Hours by appointment:

Monday: Monday: 9:00am-5:00PM
  * or 12:00am-8:00pm, alternating each week.

Tuesday: 12:00 - 8:00PM

Wednesday: 9:00am-5:00PM

Thursday: 9:00am-5:00PM (closed between 12:30-1:30PM) *

Friday: 9:00am-5:00PM

* NOTE: Two Thursdays per month, I am seeing patients at Hickory Veterinary Hospital, Plymouth Meeting, PA (610) 828-3054.

  • Dr. Byrne earned his veterinary degree (DVM) from the Ohio State College of Veterinary Medicine in 1984.

 

  • Dr. Byrne completed a 3 year residency in veterinary dermatology at the University of Illinois in 1995. He then completed a 1-year residency in veterinary nutrition at the University of Illinois.

 

  • In 1996, Dr. Byrne received an advanced degree in Veterinary Science (dermatology and nutrition) at the University of Illinois.

 

  • Dr. Byrne taught veterinary dermatology at the School of Veterinary Medicine at the University of Pennsylvania for six years.

 

Inflammatory Skin Disease
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When doctors refer to a skin disease as being inflammatory, what they mean is that the skin disease involves the influx into and the accumulation within the skin by inflammatory cells. Cells are inflammatory if they produce chemicals or other substances that initiate inflammation. Most of the time, inflammatory cells in skin disease are white blood cells that have left the circulation and entered into the skin or other tissues. The reason that white blood cells leave the circulation and enter tissues is the presence of an abnormality or organism in the tissues that does not belong. Abnormalities can be the reaction of allergic antibodies with allergen or in the case of autoimmune disease it can be from the patient’s own tissues that are no longer viewed as normal by the immune system. The presence of bacteria, yeast, virus, or parasites can also result in inflammation. So inflammation can be the end result of many problems in the skin or the ears.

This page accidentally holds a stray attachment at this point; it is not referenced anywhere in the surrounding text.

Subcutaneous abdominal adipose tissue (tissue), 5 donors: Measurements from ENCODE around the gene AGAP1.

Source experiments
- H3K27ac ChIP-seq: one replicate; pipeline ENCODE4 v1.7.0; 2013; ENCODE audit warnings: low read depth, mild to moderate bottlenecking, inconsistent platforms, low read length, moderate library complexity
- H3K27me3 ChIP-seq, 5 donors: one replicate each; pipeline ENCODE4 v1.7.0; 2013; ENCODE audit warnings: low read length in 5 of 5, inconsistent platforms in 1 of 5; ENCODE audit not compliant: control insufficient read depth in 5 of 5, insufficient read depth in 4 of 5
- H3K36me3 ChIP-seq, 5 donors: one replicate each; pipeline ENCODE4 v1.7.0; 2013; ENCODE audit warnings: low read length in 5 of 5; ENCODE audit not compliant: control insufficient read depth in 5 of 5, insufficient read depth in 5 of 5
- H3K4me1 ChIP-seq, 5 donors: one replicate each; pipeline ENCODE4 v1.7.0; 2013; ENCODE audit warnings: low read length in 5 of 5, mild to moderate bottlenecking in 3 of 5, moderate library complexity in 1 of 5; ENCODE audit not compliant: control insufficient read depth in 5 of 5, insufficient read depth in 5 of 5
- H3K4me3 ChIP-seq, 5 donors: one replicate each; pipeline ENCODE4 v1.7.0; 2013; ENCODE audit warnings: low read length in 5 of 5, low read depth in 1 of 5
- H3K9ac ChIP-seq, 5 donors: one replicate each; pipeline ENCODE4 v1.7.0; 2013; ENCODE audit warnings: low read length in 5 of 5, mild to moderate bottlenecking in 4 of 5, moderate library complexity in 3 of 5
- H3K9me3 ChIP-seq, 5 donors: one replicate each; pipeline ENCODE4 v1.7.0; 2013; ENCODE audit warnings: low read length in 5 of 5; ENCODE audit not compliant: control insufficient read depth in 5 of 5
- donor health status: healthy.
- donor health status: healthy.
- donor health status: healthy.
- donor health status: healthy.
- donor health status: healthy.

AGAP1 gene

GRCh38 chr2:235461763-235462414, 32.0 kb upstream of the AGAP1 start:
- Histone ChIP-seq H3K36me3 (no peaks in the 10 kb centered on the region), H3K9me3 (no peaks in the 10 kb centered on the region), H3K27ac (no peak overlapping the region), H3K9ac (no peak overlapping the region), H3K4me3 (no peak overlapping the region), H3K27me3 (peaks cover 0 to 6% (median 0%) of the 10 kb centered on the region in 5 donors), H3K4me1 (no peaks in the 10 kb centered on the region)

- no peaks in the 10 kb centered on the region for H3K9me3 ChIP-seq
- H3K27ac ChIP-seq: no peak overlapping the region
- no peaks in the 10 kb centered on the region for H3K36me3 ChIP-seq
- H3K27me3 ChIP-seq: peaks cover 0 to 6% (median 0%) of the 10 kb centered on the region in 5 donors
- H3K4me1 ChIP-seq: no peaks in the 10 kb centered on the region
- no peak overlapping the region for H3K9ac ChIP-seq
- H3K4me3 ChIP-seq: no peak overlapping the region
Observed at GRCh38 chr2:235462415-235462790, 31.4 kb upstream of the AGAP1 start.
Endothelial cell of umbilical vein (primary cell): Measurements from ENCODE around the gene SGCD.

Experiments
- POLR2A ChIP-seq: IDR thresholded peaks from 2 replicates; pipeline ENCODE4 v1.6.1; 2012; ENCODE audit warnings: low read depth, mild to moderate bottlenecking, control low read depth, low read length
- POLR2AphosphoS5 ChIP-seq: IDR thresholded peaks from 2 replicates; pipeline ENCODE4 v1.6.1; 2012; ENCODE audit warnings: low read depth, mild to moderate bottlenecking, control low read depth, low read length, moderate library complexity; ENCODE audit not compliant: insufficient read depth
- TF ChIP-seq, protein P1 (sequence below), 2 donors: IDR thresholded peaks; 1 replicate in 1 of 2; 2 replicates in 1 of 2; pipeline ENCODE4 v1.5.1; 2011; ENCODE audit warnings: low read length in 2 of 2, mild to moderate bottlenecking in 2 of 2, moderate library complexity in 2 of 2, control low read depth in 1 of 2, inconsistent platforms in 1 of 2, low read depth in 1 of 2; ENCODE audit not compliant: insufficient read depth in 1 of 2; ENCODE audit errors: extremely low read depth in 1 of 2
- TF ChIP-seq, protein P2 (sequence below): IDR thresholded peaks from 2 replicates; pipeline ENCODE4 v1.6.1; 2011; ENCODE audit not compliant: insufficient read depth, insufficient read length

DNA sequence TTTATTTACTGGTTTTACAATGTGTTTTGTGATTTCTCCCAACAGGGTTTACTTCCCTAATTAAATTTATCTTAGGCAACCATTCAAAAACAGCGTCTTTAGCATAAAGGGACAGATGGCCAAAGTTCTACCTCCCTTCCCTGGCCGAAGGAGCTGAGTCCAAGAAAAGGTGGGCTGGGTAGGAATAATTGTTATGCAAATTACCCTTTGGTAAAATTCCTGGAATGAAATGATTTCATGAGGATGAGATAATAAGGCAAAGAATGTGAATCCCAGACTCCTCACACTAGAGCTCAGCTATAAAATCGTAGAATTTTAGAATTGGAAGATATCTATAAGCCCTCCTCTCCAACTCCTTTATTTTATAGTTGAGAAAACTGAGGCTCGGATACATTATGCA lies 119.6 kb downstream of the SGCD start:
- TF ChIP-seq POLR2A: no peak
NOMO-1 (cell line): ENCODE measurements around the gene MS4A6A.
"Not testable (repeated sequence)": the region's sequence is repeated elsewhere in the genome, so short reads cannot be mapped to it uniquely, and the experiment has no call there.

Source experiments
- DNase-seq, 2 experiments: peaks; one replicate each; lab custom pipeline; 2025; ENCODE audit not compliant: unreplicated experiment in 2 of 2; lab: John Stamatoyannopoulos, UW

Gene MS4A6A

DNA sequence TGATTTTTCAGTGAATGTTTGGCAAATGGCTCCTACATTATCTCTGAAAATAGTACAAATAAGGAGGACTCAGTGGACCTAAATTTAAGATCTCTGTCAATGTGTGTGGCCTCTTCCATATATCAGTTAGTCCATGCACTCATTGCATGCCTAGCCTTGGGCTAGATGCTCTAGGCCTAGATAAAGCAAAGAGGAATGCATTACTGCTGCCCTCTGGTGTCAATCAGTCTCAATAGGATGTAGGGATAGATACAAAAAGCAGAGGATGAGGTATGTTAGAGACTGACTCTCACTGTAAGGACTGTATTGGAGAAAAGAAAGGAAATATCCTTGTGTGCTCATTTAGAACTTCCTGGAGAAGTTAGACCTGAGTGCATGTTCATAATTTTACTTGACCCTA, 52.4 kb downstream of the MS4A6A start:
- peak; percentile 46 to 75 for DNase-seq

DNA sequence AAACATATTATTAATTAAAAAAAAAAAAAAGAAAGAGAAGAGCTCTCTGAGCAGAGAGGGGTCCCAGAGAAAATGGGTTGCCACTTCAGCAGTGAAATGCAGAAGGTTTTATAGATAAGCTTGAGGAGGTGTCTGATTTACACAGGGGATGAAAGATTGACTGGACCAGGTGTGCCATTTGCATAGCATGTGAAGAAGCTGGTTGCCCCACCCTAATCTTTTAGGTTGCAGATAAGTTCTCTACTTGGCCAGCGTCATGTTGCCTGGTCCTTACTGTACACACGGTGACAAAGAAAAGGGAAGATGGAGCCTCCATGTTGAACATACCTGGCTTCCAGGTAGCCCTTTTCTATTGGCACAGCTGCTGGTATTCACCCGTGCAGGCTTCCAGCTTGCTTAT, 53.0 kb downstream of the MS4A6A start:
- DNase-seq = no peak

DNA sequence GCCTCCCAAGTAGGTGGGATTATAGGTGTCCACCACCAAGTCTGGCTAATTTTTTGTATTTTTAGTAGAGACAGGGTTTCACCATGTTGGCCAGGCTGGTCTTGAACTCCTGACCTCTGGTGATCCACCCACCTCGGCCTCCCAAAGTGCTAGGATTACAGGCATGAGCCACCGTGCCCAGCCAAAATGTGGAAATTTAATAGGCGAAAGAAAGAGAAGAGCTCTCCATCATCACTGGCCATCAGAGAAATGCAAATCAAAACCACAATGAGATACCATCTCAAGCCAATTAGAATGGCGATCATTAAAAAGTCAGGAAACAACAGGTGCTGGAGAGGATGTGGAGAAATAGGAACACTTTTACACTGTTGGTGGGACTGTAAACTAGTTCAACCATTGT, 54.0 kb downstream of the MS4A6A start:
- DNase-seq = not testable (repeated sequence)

For our purposes, the term inflammatory skin disease excludes neoplasia/cancer and also excludes most types of hormonal alopecia or baldness.

Common types of inflammatory skin disease include:

  • Allergic skin disease
  • Infectious skin disease (most infections result in inflammation)
  • Autoimmune disease (most)
  • Parasitic disease (most skin parasites cause inflammation)
  • Some specific inflammatory diseases

Sebaceous Adenitis

Sebaceous adenitis is a rare type of inflammatory skin disease that affects the skin glands of young and middle age dogs. This condition most commonly affects Poodles, Akitas, and Samoyeds, although other breeds -- and some cats (rarely) -- can also be infected.

Flea Allergy Dermatitis

This condition is characterized by severe, unremitting itching. It is caused by a sensitivity to the saliva of fleas. Just one flea bite can cause intense misery to an affected animal. Even minimal or intermittent exposure to fleas can give rise to the condition. Cats may groom themselves excessively and may lose hair over their backs.

Feline Notoedric Mange

Feline notoedric mange is similar to canine sarcoptic mange. Notoedres cati is a microscopic mite that infests the skin of cats. The mite gives rise to an itchy, frequently crusty skin condition that typically affects the ears, face, and neck.